MIT Students Operate On Hawaii Time! by Chancellor Eric Grimson
MIT's learning environment supports a wide range of learning styles and experiences.
Spring term classes started a few weeks ago, and hence all of us (students, faculty and staff) are back into the rhythm of the academic season. This may sound like we simply fall back into a well-worn rut, but in fact MIT is quite remarkable in its constant pedagogical experiments and innovations. Some of the most successful examples are outside of the classroom: UROP (Undergraduate Research Opportunities Program), UPOP (Undergraduate Practice Opportunities Program) and of course OCW (Open Course Ware). But MIT also is remarkably active in exploring innovations to classroom-based experiences as well.
For example, the course I typically teach, known as 6.001 or “Structure and Interpretation of Computer Programs,” is normally taught in lecture-recitation-tutorial mode: students spend two hours per week attending lecture (as a class of 300); plus two hours per week participating in recitation (in groups of 25); plus one hour per week actively engaged in tutorial (in groups of 4 to 5). An important point is that virtually all of our recitations are taught by faculty members (often very experienced faculty) so that students get an opportunity to engage in active learning in a well-designed setting. While this format of lecture-recitation-tutorial is highly refined after years of polishing, we are always looking for improvements.
A few years ago, one of my colleagues (Prof. Tomas Lozano-Perez) and I engaged in an online experiment: we took all of the lectures for 6.001 and created audio-annotated PowerPoint presentations for each lecture. (Recording these was already an interesting experience. In order to make the audio engaging and dynamic, I would give an actual lecture – replete with hand gestures, bad jokes, pacing back and forth – to an inscrutable audience of one: the microphone! Fortunately no one ever walked in on me spending hours at a time talking animatedly to myself.) We created an online tutor that allowed students to listen and watch these lectures, together with interspersed micro-problems that were designed to test a student’s understanding of the concepts from that part of the lecture. These lectures (including a PDF file that contains all of the lecture slides and associated transcripts) are available to students as a kind of online textbook: they can be searched for key words so you can review concepts; you can repeat sections of any lecture to prepare for quizzes; and the printed version provides a visual as well as textual delivery of the material.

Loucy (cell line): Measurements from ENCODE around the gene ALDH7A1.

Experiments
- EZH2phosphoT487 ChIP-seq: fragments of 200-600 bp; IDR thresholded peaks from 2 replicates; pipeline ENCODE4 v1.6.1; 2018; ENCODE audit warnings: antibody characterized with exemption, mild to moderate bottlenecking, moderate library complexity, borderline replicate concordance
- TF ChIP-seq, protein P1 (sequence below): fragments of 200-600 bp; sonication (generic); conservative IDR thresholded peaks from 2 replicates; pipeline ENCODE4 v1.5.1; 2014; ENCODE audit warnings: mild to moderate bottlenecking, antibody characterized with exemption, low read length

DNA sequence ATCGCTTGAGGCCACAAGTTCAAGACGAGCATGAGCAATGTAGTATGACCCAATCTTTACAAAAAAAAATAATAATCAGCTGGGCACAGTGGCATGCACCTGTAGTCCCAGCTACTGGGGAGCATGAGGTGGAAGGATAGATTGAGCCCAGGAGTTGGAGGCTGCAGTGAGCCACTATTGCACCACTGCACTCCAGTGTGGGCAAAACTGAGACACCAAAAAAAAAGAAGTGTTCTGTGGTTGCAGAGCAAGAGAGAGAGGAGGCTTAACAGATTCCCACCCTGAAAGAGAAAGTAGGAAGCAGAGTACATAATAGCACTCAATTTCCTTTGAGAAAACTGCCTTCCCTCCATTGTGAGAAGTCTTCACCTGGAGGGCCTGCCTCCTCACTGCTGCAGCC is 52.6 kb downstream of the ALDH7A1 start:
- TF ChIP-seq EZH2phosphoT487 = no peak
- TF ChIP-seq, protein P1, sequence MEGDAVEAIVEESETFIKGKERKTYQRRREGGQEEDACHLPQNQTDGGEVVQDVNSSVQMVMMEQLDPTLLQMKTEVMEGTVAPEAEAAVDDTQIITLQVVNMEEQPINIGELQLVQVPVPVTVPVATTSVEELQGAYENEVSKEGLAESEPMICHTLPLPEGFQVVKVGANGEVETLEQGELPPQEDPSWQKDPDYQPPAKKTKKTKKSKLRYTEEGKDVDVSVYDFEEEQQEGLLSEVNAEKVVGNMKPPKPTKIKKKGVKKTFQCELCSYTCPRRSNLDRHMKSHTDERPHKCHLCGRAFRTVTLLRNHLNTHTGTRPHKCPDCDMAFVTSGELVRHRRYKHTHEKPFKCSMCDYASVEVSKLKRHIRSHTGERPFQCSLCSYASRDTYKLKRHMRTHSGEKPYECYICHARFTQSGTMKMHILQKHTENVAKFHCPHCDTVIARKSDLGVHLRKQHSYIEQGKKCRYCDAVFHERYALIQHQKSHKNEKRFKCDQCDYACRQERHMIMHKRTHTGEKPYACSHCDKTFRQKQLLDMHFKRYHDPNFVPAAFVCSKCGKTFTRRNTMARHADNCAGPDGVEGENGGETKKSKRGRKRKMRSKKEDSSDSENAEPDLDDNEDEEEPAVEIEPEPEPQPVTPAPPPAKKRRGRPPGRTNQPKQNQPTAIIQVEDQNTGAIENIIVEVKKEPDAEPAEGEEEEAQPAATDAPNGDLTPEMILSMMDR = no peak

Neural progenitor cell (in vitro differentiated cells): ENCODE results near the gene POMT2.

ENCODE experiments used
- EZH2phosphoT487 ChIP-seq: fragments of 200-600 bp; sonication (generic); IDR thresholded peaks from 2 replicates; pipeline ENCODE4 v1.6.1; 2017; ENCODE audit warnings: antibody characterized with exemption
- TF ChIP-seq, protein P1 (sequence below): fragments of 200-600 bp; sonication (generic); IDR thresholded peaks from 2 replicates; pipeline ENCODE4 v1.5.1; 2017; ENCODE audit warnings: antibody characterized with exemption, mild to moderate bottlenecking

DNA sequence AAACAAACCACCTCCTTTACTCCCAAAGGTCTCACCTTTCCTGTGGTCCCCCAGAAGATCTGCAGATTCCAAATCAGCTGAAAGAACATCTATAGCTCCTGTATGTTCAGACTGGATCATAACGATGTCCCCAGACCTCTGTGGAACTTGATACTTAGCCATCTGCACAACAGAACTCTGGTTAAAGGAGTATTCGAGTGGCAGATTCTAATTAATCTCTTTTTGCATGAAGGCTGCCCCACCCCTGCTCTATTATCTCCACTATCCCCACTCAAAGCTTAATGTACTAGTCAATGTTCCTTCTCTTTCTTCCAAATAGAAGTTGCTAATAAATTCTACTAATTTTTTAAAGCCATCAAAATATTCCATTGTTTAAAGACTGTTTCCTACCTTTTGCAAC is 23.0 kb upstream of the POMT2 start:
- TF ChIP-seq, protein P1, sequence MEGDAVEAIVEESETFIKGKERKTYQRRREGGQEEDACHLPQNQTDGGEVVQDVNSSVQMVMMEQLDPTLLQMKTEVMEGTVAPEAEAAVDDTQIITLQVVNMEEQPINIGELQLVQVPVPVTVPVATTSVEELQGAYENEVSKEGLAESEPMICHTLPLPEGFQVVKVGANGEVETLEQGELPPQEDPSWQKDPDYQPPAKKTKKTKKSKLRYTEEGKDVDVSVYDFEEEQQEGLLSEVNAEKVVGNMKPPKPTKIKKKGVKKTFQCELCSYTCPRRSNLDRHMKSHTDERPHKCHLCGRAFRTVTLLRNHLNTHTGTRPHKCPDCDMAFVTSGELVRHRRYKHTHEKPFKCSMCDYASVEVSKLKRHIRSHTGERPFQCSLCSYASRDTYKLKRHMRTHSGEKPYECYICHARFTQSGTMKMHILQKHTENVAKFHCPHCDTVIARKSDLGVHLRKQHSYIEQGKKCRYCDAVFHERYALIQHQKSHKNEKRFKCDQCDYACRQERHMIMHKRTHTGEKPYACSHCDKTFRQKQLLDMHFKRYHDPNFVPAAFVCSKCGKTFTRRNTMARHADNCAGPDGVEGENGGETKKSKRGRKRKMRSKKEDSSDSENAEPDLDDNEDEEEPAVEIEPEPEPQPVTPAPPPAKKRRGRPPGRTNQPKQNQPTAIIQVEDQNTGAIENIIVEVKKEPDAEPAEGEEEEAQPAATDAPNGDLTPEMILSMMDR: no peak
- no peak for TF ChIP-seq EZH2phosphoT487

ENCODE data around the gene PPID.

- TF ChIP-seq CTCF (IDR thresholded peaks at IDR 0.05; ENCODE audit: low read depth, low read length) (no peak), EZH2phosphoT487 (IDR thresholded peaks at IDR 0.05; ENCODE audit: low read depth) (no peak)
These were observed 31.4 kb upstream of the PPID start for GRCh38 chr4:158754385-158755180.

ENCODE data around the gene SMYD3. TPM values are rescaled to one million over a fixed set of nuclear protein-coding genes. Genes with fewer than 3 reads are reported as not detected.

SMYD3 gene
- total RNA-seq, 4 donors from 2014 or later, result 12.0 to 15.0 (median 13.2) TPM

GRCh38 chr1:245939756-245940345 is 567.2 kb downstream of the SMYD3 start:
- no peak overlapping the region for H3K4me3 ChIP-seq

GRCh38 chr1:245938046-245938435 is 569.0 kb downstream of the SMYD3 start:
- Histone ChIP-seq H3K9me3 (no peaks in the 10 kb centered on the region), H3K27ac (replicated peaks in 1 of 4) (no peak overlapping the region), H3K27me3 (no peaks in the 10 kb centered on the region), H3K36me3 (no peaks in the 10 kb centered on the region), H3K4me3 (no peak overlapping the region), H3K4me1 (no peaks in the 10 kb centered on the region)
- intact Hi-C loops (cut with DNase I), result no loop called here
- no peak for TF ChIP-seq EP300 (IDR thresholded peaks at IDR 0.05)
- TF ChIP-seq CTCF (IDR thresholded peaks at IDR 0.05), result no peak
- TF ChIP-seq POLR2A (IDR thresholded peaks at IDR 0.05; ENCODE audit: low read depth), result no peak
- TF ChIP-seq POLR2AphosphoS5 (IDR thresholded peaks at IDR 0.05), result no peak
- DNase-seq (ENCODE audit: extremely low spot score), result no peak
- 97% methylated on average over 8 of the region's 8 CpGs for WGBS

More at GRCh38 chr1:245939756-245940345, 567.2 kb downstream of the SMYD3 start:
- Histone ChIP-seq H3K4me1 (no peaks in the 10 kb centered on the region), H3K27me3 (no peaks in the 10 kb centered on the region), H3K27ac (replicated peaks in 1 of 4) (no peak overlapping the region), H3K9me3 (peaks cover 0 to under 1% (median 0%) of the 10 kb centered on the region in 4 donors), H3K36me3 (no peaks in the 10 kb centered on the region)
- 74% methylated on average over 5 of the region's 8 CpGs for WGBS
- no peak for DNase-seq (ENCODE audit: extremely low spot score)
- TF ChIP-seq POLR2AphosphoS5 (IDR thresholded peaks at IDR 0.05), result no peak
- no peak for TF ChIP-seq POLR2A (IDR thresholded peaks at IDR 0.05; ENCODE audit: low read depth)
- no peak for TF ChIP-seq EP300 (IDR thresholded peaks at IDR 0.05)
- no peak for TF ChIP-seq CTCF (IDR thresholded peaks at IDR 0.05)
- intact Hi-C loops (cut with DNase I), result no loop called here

Associated with these online lectures, we built a fully automated tutoring system, with problem sets that supported immediate feedback and provided hints to help students work through problems. Today, we still provide this online version of the course as an adjunct to the live lectures, but for several terms we experimented with simply using the online versions in place of live lectures. In support of this, we created a monitoring system that would let recitation instructors know how many students had listened to (or at least downloaded) each lecture, as well as how many problems on the tutor they had attempted and how many they had solved – this was a great way of allowing a section instructor to refine his or her material for recitation, based on a snapshot of what the students had done.
One element of the tutor was that we could also monitor (anonymously) how many students had listened to a lecture, and when. I was amazed to discover that for every hour of the day there was at least one person listening to my recorded voice. More amazing was discovering that the peak hour for viewing a 6.001 online lecture was between 1AM and 2AM!! When I asked some students to help me understand why, the response was: “It’s simple. MIT students operate on Hawaii time!” This struck me as a great encapsulation of a fact of life that governs MIT education: while faculty work hard to create effective learning environments, it is ultimately the students who set the tone for what is effective, since they are the customers. Giving a great lecture at 10AM is not effective if the students are not present because they work on problem sets till 4AM and don’t get moving until noon! The lesson I learned was to always keep in mind that students may run on a different clock, and to be open to unusual patterns of learning. While I hope that when you arrive at MIT you develop a traditional diurnal rhythm (with time allowed for sleep!), I know that you will find MIT’s learning environment supports a wide range of learning styles and experiences. Or maybe we should just shift to the Hawaii time zone!